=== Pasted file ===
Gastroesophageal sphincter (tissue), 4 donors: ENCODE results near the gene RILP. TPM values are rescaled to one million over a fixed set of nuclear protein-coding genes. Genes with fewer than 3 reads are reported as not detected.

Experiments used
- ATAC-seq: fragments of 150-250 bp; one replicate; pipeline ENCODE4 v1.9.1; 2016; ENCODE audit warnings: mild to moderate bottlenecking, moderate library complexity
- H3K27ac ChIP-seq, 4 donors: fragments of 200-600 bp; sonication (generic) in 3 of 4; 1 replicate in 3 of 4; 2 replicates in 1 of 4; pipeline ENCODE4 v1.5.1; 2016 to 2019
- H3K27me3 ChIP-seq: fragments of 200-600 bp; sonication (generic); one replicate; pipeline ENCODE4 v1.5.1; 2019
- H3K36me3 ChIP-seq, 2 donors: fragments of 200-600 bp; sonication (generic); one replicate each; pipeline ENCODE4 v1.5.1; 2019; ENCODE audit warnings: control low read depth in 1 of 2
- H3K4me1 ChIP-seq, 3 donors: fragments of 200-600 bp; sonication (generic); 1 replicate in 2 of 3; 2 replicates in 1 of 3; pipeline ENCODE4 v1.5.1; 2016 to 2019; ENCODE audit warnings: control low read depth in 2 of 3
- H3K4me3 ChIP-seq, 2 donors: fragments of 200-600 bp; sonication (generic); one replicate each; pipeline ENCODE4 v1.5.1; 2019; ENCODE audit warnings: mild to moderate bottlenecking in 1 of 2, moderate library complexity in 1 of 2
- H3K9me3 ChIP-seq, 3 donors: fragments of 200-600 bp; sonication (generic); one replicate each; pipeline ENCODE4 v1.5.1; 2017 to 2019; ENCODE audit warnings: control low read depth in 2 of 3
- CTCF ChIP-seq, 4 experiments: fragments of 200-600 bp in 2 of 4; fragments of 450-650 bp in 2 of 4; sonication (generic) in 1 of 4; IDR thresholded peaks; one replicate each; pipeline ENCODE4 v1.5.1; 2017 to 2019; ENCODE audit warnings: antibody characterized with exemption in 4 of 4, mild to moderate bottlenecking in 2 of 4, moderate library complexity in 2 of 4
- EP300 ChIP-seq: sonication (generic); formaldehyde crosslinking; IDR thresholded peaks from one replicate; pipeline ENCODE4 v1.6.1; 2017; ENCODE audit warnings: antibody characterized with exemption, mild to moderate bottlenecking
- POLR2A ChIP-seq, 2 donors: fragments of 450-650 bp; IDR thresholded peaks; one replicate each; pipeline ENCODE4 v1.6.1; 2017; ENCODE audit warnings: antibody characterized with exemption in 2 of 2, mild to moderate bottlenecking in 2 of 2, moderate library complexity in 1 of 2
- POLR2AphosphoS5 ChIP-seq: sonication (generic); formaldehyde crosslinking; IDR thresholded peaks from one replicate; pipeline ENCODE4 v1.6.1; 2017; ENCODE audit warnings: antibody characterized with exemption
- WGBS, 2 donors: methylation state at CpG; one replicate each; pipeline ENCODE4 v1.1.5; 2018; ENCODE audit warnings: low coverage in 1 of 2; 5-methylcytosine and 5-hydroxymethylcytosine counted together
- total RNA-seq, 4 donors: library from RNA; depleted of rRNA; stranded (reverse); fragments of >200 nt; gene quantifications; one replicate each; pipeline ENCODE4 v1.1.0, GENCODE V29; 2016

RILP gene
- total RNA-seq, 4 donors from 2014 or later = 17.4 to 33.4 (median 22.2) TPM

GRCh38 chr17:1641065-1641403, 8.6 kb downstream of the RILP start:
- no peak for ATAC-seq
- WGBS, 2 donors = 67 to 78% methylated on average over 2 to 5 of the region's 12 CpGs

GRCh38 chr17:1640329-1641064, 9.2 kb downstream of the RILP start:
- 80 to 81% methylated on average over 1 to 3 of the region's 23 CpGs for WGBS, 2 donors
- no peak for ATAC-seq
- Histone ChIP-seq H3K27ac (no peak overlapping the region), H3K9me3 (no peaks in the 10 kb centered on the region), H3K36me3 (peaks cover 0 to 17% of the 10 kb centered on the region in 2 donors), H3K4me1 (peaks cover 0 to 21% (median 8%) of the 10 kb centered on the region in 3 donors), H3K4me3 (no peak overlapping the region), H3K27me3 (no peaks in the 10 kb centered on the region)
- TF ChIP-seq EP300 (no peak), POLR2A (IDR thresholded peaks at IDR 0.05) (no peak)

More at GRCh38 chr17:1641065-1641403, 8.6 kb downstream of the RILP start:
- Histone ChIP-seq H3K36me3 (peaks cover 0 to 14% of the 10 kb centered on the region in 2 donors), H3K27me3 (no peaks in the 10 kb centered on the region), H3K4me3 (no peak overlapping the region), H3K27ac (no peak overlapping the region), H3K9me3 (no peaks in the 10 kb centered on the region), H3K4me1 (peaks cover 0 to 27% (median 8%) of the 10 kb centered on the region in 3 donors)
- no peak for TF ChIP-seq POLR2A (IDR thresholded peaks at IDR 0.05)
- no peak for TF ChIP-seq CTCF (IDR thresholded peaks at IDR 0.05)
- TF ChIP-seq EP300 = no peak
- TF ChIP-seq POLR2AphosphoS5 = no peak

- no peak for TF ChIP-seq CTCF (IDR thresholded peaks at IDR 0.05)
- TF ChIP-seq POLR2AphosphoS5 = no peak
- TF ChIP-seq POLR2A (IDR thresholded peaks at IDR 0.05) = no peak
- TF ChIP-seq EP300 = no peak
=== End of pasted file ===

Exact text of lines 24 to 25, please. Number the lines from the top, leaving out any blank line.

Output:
- Histone ChIP-seq H3K27ac (no peak overlapping the region), H3K9me3 (no peaks in the 10 kb centered on the region), H3K36me3 (peaks cover 0 to 17% of the 10 kb centered on the region in 2 donors), H3K4me1 (peaks cover 0 to 21% (median 8%) of the 10 kb centered on the region in 3 donors), H3K4me3 (no peak overlapping the region), H3K27me3 (no peaks in the 10 kb centered on the region)
- TF ChIP-seq EP300 (no peak), POLR2A (IDR thresholded peaks at IDR 0.05) (no peak)